Mutter shines on debut

April 1, 2012 by Fraser Beath McEwing
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Billed as a 2012 season special event, the Sydney Symphony invited Stradivarius wielding German violinist Anne-Sophie Mutter for a two-night season playing the Beethoven violin concerto, her Australian debut…writes Fraser Beath McEwing.

Anne-Sophie Mutter and Vladamir Ashkenazy rehearse pic: Henry Benjamin

Whether she is the best violinist in the world is a moot point but she is certainly in that company. When the word spread among concertgoers last year that she was coming, the tickets were swooped upon and gobbled up within days.

I managed to gobble one ticket, which perched me high enough in the stalls to launch my hang glider – if I had one. What everybody in that sell-out crowd wondered was, would this elegant, glamorous and much decorated forty eight year old musician live up to the hype.

The answer was a resounding yes. What distinguishes a live performance from a recording is the risk the musicians take of a calamity and how they appear. Mutter embraced both fearlessly. She sailed on to the stage in a poured-into gold strapless gown, her 1710 Strad casually hanging by its neck from her long fingers.

She earlier told a press conference that she no longer buys new performance outfits, preferring to recycle those acquired over the past 20 years. Tick the box that she can still get into them, easily. The man siting next to me said she’d look good in a potato sack. I was inclined to agree. But she’d come to play the Beethoven, which she regards as the crown of violin concertos. After the lengthy orchestral introduction which threatens to become a symphony in itself, Mutter raised her bow like a signaling wand – and the angels took over from there.

I hate being this blown away by a performance but I was powerless to resist. Her tonal colour, her peerless technique and her phrasing led me to think that I had never heard the concerto before. And those trills! The slow movement, which is the heart of the work, was a golden as Mutter’s gown.

Fraser Beath McEwing

Eventually, the angels returned Mutter to mortality and to thunderous applause. Yes, I know there have been grumbles about how much she was being paid to perform, but Elton John or Roger Federer would have charged more. Mutter defends her fees by reminding people that she runs and supports two important charities.

A word, a very big word actually, about the Sydney Symphony under Ashkenazy. It provided Mutter with tight and superbly balanced playing which never out-gunned the soloist. The maestro does not mind leading the supporting cast. It is the music he worries about, not who is being noticed the most.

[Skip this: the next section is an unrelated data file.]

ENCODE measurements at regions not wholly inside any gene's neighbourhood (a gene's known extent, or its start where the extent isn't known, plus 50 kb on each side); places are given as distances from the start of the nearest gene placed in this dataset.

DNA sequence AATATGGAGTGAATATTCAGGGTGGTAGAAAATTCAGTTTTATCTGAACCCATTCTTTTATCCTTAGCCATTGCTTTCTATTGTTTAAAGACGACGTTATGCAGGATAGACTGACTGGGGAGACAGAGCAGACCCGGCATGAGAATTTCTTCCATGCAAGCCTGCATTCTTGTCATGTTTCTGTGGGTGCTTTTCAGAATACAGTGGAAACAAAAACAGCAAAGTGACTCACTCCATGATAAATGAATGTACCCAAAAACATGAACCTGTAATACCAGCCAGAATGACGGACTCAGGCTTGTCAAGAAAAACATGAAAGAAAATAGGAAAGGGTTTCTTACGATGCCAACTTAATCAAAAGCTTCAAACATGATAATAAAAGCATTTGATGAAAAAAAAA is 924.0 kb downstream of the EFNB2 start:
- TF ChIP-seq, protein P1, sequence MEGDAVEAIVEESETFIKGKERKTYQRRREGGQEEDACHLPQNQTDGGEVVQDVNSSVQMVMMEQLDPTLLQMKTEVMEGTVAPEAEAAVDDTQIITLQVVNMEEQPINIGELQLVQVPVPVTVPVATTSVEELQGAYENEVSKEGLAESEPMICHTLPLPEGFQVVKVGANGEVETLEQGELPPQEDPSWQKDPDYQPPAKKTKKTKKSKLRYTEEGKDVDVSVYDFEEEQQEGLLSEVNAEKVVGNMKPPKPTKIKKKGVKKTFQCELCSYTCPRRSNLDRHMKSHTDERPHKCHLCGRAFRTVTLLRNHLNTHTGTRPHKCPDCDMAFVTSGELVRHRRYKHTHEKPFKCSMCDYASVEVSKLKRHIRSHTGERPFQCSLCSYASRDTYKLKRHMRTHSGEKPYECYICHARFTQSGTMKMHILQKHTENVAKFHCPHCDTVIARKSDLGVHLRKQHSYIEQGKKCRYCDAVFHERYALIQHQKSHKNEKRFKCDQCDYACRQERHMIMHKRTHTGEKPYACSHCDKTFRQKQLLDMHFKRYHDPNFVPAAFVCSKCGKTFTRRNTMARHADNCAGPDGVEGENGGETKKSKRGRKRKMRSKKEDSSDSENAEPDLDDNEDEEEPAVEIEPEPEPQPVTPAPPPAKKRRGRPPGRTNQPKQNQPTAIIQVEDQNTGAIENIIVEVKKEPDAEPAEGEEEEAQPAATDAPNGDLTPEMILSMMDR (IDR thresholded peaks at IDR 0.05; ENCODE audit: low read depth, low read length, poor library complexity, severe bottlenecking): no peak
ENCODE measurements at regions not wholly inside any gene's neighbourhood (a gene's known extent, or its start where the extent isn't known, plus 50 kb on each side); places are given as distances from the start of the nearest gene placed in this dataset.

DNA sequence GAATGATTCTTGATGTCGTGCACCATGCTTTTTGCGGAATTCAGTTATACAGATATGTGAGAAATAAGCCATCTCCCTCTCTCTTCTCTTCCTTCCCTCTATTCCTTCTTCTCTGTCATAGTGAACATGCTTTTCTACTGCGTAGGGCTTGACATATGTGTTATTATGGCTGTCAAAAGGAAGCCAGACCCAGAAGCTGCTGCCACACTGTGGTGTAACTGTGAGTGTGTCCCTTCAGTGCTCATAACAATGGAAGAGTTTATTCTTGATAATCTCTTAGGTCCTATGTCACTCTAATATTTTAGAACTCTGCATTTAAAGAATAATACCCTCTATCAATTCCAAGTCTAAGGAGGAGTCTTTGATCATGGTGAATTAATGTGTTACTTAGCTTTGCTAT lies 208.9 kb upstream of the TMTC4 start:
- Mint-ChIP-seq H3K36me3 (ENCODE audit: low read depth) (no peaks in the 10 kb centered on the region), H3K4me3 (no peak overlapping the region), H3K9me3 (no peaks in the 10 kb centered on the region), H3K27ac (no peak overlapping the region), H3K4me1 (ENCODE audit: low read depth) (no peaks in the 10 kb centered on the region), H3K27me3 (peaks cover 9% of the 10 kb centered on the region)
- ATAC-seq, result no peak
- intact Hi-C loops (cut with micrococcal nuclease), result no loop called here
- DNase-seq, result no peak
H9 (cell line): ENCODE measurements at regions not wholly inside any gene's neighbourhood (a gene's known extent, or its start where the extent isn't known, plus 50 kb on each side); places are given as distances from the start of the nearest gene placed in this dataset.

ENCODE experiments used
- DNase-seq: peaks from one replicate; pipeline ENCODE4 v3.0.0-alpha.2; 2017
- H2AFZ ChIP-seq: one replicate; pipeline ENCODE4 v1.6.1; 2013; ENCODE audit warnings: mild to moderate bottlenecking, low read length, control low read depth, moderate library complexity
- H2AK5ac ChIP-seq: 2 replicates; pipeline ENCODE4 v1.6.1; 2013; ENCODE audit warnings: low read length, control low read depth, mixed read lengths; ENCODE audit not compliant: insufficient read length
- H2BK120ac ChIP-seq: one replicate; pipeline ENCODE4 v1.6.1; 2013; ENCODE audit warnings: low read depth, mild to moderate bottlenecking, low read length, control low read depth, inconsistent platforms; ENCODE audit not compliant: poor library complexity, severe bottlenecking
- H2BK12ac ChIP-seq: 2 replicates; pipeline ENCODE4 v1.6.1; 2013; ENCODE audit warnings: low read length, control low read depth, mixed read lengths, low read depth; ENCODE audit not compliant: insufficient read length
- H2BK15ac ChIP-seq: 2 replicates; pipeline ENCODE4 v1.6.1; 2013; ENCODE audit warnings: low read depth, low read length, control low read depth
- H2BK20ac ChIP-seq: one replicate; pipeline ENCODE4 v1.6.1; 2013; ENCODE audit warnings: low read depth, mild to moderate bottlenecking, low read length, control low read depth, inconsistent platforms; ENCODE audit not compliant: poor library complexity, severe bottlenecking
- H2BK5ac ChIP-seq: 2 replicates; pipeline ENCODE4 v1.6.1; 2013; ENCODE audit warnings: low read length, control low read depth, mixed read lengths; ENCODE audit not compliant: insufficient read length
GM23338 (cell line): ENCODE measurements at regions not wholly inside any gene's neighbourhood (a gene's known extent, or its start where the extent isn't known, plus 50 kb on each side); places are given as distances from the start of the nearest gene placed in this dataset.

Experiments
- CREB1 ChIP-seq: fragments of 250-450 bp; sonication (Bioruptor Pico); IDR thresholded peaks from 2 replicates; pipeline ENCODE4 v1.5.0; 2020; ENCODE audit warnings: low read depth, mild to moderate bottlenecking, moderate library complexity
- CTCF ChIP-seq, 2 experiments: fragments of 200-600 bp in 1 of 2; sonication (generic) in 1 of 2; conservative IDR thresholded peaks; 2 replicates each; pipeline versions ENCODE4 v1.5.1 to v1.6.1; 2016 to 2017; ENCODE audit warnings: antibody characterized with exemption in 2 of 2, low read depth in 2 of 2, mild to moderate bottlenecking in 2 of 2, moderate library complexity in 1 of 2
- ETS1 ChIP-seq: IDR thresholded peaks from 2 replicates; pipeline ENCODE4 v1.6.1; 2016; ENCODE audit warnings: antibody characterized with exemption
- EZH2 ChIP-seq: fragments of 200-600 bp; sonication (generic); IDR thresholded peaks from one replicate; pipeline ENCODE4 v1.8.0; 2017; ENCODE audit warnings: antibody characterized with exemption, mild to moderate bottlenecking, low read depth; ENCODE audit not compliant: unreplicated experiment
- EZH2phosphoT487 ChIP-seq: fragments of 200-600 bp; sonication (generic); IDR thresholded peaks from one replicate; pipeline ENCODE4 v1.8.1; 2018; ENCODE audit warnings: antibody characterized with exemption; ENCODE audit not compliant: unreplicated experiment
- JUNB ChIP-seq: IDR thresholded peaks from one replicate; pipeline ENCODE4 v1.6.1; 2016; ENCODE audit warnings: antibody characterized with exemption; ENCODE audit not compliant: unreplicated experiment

But noticed he was in the second half of the program when a massive orchestra was assembled to play the Symphony No. 5 by Dmitri Shostakovich. Although this is not what you would call a crowd-pleasing classic it is Shostakovich’s most popular symphony.

Composed in 1937, it was ostensibly aimed at wining favour back from the Stalinist regime, which had threatened to arrest him for his ‘subversive’ fourth symphony. The fifth, therefore, was more conventional in character, with four distinctly separate movements. This is not the sort of music you would choose as background for a cocktail party but in a concert hall it is both exciting and soul wringing. At its first outing in Russia it was joyously received by the audience, many of whom were driven to tears in the third Largo movement. The SSO shone in this performance, with some outstanding work from the flutes and oboe to say nothing of the tree-felling swipes from the timpanist – who had the last say in the tumultuous ending.

Before her first rehearsal with the SSO, Mutter held a Q&A with media:

Anne-Sophie Mutter talks to the media from Henry Benjamin on Vimeo.

Fraser Beath McEwing is an accomplished pianist and commentator on classical music performance and is a founding member of The theme & Variations Foundation Advisory Board which provides assistance to talented young Australian pianists. His professional background is in journalism, editing and publishing. He is also the author of three novels.He is a governor of the Sir Moses Montefiore Home.  

Comments

2 Responses to “Mutter shines on debut”
  1. Otto Waldmann says:

    Mutter is one of the last from the school of musical finesse to whom Stern belonged. Without delving into the romantic extentions known at Misha Ellman and, mostly, Heifetz, Mutter plays her passion and adulation for Beethoven the way I would have if I were a violonist.
    ( speaking of Misha Ellman, Graucho Marx noted that, when Misha was born in Russia to a poor family, the only short text the proud parents could telegraph their relatives in Amerike was ” Misha accomplished !” )
    Prokofiev’s 5th was butchered by the American critics at the time of its first performances and they were right. Yet, there is some artistic historic value in the expressions of proletcultism and Ashkenazi would know best how to bring it out.

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